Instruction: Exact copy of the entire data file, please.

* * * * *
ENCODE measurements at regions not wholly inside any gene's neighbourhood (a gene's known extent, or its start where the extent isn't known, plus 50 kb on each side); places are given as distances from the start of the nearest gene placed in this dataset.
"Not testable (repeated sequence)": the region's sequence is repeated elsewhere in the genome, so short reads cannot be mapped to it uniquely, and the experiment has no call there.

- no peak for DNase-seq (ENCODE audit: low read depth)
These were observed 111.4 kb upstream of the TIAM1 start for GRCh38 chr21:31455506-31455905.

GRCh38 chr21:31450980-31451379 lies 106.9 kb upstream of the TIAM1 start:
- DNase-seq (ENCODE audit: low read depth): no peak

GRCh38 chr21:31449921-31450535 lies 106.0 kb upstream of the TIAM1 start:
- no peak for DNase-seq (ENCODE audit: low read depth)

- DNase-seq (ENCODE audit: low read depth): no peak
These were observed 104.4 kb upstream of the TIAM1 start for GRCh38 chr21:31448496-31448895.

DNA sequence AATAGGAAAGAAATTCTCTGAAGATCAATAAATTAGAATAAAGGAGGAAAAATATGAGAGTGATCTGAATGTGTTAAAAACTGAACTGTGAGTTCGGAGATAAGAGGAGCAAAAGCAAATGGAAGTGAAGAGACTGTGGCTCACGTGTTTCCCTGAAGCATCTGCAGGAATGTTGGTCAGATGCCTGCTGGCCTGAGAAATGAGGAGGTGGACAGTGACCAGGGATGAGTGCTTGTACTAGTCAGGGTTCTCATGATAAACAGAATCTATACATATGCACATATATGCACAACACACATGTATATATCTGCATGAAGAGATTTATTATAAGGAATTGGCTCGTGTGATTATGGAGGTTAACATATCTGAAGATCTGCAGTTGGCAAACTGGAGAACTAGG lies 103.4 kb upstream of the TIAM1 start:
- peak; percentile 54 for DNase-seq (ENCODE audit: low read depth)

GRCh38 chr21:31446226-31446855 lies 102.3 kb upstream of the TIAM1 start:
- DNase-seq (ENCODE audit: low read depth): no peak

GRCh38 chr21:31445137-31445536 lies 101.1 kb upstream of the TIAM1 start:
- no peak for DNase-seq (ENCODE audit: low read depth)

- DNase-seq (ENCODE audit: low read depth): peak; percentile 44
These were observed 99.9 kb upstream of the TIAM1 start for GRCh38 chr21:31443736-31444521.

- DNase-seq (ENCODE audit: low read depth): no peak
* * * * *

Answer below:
ENCODE measurements at regions not wholly inside any gene's neighbourhood (a gene's known extent, or its start where the extent isn't known, plus 50 kb on each side); places are given as distances from the start of the nearest gene placed in this dataset.
"Not testable (repeated sequence)": the region's sequence is repeated elsewhere in the genome, so short reads cannot be mapped to it uniquely, and the experiment has no call there.

- no peak for DNase-seq (ENCODE audit: low read depth)
These were observed 111.4 kb upstream of the TIAM1 start for GRCh38 chr21:31455506-31455905.

GRCh38 chr21:31450980-31451379 lies 106.9 kb upstream of the TIAM1 start:
- DNase-seq (ENCODE audit: low read depth): no peak

GRCh38 chr21:31449921-31450535 lies 106.0 kb upstream of the TIAM1 start:
- no peak for DNase-seq (ENCODE audit: low read depth)

- DNase-seq (ENCODE audit: low read depth): no peak
These were observed 104.4 kb upstream of the TIAM1 start for GRCh38 chr21:31448496-31448895.

DNA sequence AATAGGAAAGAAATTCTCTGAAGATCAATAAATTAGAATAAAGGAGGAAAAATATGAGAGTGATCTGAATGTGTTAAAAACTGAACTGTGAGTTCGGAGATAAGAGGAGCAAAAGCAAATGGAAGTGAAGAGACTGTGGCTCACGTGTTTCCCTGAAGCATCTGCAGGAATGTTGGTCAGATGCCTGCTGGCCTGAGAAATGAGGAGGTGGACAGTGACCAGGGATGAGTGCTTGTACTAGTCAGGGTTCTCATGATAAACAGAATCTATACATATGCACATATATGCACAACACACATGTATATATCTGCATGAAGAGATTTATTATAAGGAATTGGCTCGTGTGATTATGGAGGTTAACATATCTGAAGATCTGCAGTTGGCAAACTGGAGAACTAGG lies 103.4 kb upstream of the TIAM1 start:
- peak; percentile 54 for DNase-seq (ENCODE audit: low read depth)

GRCh38 chr21:31446226-31446855 lies 102.3 kb upstream of the TIAM1 start:
- DNase-seq (ENCODE audit: low read depth): no peak

GRCh38 chr21:31445137-31445536 lies 101.1 kb upstream of the TIAM1 start:
- no peak for DNase-seq (ENCODE audit: low read depth)

- DNase-seq (ENCODE audit: low read depth): peak; percentile 44
These were observed 99.9 kb upstream of the TIAM1 start for GRCh38 chr21:31443736-31444521.

- DNase-seq (ENCODE audit: low read depth): no peak